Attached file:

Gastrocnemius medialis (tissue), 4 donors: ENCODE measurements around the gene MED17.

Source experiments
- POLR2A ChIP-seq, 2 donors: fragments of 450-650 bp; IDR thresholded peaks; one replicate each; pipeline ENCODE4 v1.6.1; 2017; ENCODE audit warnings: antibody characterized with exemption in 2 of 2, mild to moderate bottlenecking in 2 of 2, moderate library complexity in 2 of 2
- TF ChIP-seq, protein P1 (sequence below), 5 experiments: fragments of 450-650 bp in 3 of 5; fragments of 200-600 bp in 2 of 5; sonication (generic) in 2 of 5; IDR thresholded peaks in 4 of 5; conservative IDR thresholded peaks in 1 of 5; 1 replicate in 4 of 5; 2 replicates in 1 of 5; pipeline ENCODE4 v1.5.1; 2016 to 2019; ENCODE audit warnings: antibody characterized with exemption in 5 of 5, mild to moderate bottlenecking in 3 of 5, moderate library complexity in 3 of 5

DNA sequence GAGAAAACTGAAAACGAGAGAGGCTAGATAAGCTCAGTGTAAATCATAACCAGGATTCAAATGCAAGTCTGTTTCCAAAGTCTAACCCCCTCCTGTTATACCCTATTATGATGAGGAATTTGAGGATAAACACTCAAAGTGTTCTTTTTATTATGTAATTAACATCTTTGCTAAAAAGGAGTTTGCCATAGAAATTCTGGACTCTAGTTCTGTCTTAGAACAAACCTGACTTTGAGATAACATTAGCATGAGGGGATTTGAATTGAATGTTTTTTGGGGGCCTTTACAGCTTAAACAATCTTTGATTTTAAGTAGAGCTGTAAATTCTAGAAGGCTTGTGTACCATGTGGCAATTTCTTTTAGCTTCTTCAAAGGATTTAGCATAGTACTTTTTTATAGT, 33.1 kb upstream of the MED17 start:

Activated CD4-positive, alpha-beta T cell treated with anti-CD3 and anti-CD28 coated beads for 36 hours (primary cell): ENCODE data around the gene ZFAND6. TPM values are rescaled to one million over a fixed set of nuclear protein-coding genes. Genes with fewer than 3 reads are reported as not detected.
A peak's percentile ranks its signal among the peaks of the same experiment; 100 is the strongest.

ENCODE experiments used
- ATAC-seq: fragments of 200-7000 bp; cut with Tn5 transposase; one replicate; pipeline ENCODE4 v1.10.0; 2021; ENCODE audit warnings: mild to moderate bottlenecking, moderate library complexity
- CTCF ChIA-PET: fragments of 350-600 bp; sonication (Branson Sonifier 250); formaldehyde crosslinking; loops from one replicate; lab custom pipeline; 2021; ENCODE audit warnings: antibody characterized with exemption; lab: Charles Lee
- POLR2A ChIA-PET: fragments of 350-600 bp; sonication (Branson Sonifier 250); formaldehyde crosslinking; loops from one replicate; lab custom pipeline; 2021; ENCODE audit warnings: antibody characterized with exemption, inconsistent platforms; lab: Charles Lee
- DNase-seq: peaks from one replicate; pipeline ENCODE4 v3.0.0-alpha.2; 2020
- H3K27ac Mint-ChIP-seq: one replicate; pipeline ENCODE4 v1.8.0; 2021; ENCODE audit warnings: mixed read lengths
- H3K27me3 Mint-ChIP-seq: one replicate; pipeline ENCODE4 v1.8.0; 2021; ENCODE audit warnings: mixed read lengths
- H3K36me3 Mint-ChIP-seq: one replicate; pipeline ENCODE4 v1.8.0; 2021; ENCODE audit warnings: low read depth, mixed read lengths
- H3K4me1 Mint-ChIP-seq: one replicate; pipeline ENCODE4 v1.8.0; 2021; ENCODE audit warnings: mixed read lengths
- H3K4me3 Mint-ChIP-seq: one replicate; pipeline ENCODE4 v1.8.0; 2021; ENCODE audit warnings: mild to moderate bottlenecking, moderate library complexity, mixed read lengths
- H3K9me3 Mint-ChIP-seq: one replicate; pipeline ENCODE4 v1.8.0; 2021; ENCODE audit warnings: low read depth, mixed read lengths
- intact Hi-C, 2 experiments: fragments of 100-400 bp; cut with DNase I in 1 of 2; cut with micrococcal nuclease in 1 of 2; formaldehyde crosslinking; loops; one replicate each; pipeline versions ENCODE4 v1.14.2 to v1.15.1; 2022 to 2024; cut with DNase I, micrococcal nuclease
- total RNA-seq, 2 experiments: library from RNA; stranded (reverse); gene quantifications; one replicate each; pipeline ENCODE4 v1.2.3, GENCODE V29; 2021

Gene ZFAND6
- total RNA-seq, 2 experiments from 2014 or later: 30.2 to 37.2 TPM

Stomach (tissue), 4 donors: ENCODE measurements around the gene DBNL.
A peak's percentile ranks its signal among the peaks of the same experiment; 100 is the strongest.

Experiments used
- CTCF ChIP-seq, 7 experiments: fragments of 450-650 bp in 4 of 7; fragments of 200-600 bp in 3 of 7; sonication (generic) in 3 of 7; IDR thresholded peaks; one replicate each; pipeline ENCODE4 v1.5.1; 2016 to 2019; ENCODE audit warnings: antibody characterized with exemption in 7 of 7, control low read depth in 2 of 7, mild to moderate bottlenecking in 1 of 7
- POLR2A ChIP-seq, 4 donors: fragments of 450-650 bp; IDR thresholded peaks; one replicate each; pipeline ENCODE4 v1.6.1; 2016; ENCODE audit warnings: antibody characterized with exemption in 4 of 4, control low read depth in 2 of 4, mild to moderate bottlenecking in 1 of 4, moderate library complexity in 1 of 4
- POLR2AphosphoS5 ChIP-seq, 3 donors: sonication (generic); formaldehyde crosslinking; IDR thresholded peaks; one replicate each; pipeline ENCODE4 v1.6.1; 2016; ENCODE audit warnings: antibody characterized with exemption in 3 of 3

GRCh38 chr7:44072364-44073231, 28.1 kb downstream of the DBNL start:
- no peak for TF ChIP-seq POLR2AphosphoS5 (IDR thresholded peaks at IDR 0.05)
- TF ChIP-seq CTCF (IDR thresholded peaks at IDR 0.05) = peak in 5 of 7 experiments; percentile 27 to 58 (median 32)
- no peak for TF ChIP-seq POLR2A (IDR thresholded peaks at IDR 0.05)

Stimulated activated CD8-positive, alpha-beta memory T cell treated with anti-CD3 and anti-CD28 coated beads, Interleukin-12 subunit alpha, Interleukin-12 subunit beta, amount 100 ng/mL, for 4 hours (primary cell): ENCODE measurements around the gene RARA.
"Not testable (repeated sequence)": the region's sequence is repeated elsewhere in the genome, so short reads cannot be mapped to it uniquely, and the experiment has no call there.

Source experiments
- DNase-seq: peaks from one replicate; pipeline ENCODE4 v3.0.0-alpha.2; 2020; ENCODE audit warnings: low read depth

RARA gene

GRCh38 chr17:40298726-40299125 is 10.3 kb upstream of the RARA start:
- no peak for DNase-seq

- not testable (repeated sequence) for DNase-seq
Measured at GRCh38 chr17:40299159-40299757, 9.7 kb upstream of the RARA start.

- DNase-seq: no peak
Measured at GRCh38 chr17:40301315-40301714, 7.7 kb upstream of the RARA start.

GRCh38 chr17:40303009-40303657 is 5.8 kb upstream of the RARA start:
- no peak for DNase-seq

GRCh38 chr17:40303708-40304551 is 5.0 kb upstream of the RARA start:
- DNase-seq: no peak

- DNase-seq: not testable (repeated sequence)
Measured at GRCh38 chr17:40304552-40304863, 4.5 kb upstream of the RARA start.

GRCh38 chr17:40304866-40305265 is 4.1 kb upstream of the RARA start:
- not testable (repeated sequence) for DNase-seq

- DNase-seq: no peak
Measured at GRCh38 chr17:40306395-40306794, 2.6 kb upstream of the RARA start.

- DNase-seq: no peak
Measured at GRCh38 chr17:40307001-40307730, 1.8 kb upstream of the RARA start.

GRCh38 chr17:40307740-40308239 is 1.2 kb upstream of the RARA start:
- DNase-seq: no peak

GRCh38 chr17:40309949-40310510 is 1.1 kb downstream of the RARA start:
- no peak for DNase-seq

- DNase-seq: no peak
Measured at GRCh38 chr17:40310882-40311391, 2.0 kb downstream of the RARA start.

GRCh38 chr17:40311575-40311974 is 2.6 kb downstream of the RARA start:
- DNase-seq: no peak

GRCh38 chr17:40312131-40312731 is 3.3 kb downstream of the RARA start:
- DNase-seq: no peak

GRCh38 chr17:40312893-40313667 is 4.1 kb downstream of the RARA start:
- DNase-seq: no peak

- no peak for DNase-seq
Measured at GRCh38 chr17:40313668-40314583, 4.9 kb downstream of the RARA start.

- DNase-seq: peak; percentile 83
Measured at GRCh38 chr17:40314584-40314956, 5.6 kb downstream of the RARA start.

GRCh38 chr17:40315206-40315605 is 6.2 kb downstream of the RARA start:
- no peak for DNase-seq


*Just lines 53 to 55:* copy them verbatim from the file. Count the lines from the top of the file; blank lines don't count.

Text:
Measured at GRCh38 chr17:40306395-40306794, 2.6 kb upstream of the RARA start.

- DNase-seq: no peak
Measured at GRCh38 chr17:40307001-40307730, 1.8 kb upstream of the RARA start.